Mexico's new president has taken office, promising to put drug violence at the top of his agenda. Enrique Pena Nieto’s inauguration marks the return to power of the country’s long-standing party of government.
In a short ceremony at Mexico City's National Palace on Saturday, Pena Nieto (pictured above right) was symbolically handed a flag by outgoing president Felipe Calderon.
The two men sang the national anthem and shook hands with members of both the new and old Cabinet in a handover that began just after midnight.
"Today I begin to exercise the honorable office of president," said Pena Nieto, who added that the transition reflected well upon the nation.
"This process has contributed to the preservation of the political, economic and social stability of the nation," he said. "Mexico has shown democratic maturity and institutional strength."
An official inauguration is set to take place later on Saturday. Pena Nieto's election means a return to power after 12 years for the Institutional Revolutionary Party (PRI).
The party ruled the country for much of the last century, holding power without interruption for 71 years. By the time it was voted out in favor of the National Action Party (PAN), the PRI had become associated with corruption, authoritarianism and vote-rigging.
Promise to tackle narco-violence
Pena Nieto has promised to deal with drug gangs, with more than 60,000 people killed in narcotics-related violence in the past six years.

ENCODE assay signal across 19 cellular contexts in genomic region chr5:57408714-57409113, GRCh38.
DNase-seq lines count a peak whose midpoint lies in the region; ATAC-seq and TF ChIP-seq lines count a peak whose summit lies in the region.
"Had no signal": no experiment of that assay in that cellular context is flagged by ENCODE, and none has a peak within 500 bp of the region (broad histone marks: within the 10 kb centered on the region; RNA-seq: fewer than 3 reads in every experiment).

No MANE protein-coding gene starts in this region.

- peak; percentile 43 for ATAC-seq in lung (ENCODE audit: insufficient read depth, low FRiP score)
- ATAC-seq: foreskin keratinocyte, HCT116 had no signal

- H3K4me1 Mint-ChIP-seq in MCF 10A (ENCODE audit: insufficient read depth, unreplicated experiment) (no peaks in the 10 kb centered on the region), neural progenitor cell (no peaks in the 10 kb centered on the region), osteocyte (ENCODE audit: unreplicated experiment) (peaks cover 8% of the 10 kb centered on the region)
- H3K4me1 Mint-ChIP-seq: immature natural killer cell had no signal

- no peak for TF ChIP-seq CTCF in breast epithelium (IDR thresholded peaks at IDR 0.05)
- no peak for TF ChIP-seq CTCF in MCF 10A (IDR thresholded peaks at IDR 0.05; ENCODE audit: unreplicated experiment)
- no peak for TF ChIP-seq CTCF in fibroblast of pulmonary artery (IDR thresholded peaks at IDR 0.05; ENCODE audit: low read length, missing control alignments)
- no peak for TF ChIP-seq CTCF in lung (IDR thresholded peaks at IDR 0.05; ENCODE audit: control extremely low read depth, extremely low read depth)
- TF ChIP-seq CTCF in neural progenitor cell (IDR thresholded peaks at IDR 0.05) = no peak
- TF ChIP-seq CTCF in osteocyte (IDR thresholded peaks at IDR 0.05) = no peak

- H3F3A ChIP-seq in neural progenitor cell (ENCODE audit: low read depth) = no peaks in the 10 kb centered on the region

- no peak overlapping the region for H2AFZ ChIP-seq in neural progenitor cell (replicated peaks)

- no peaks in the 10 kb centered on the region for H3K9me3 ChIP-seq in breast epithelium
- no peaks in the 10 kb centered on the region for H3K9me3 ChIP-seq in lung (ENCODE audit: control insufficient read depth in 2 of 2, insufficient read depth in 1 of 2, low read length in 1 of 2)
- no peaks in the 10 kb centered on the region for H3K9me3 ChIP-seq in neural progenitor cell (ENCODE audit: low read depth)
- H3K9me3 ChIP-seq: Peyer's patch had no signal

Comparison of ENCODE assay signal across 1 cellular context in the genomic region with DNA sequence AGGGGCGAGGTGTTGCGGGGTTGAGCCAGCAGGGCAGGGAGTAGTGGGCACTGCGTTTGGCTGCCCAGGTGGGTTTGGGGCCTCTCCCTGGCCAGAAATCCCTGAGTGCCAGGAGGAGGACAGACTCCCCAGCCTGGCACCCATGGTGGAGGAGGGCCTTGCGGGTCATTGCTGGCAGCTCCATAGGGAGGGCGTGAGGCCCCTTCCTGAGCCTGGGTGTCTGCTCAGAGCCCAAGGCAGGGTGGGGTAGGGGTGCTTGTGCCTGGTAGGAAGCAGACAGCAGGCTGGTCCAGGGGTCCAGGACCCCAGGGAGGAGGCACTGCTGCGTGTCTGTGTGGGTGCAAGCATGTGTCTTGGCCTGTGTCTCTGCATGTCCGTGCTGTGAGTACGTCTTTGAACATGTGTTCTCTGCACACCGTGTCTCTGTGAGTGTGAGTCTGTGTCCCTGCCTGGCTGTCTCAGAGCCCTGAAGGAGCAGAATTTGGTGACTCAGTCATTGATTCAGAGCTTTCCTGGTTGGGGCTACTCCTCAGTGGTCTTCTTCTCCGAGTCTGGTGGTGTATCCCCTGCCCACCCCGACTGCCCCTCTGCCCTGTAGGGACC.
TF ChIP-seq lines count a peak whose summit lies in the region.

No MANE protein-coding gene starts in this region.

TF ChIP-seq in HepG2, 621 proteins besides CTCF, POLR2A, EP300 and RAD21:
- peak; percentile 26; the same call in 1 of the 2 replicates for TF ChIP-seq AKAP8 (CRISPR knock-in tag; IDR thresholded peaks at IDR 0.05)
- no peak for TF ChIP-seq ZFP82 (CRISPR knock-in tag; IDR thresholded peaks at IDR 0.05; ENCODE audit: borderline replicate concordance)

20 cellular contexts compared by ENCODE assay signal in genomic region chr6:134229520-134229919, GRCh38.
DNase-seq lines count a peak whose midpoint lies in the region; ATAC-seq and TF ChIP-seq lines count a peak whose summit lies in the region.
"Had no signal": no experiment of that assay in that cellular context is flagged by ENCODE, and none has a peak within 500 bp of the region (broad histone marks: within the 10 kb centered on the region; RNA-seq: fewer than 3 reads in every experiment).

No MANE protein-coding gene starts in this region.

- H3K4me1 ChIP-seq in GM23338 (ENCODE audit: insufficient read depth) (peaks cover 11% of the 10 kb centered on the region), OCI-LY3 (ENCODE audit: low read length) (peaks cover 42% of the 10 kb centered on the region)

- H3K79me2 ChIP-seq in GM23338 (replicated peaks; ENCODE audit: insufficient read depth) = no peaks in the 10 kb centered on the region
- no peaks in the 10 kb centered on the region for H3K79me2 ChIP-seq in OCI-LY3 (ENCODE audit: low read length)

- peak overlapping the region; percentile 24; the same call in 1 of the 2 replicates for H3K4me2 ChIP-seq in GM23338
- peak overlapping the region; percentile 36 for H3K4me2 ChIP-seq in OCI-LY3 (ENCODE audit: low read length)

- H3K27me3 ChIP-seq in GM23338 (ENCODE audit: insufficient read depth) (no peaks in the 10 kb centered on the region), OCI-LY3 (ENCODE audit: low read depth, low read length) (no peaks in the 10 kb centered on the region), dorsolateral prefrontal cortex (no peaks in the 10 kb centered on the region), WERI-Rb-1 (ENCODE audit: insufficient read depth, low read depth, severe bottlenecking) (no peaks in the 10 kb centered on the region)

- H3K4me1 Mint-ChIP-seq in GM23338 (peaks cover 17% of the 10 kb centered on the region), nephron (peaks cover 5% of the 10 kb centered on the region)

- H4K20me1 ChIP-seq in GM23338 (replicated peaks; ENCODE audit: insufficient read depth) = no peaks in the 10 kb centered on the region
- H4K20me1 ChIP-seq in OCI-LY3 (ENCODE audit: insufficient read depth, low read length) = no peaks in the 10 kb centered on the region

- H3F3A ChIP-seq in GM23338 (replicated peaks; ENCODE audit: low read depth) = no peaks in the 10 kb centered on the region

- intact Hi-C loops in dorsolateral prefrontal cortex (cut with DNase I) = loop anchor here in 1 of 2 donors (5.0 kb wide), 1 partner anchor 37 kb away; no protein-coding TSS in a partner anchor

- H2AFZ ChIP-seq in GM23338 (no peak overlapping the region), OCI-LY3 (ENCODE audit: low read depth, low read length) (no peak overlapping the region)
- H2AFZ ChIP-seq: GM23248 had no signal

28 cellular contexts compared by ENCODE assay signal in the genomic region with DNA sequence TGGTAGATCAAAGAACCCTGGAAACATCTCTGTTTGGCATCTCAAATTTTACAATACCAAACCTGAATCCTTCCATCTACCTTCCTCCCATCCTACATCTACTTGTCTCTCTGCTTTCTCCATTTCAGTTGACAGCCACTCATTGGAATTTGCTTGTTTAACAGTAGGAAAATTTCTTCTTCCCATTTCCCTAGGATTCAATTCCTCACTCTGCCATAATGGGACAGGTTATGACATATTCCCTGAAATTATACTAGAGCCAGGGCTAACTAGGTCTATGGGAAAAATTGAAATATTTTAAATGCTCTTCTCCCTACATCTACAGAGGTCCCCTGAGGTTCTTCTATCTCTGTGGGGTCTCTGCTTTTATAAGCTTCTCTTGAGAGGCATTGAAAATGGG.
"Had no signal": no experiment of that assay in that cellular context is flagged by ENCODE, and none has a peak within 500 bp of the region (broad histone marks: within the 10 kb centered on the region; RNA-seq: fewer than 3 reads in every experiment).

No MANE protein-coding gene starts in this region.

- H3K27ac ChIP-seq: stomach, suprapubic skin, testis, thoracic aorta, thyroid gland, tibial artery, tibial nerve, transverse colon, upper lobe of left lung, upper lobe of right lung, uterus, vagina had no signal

As part of the new administration, two of Pena Nieto's closest political allies have been appointed to key positions. Miguel Angel Osorio Chong takes over at the Interior Ministry, while Luis Videgaray becomes the new finance minister.
In a bid to build cross-party consensus, however, the president also appointed Calderon's last finance minister, Jose Antonio Meade, to the Foreign Ministry and the left-wing ex-mayor of Mexico City Rosario Robles as minister for social development.
The outgoing PAN is generally considered to be on the right of the Mexican political spectrum.
Pena Nieto formerly served in the district legislature, having won the 2005 vote to become Mexico state governor.
His election in July attracted criticism over the distribution of shopping vouchers to voters, which opponents claimed was a form of bribery. The complaints led to a legal challenge - rejected by an electoral court - and prompted a wave of demonstrations.
rc/dr (AFP, dpa, Reuters)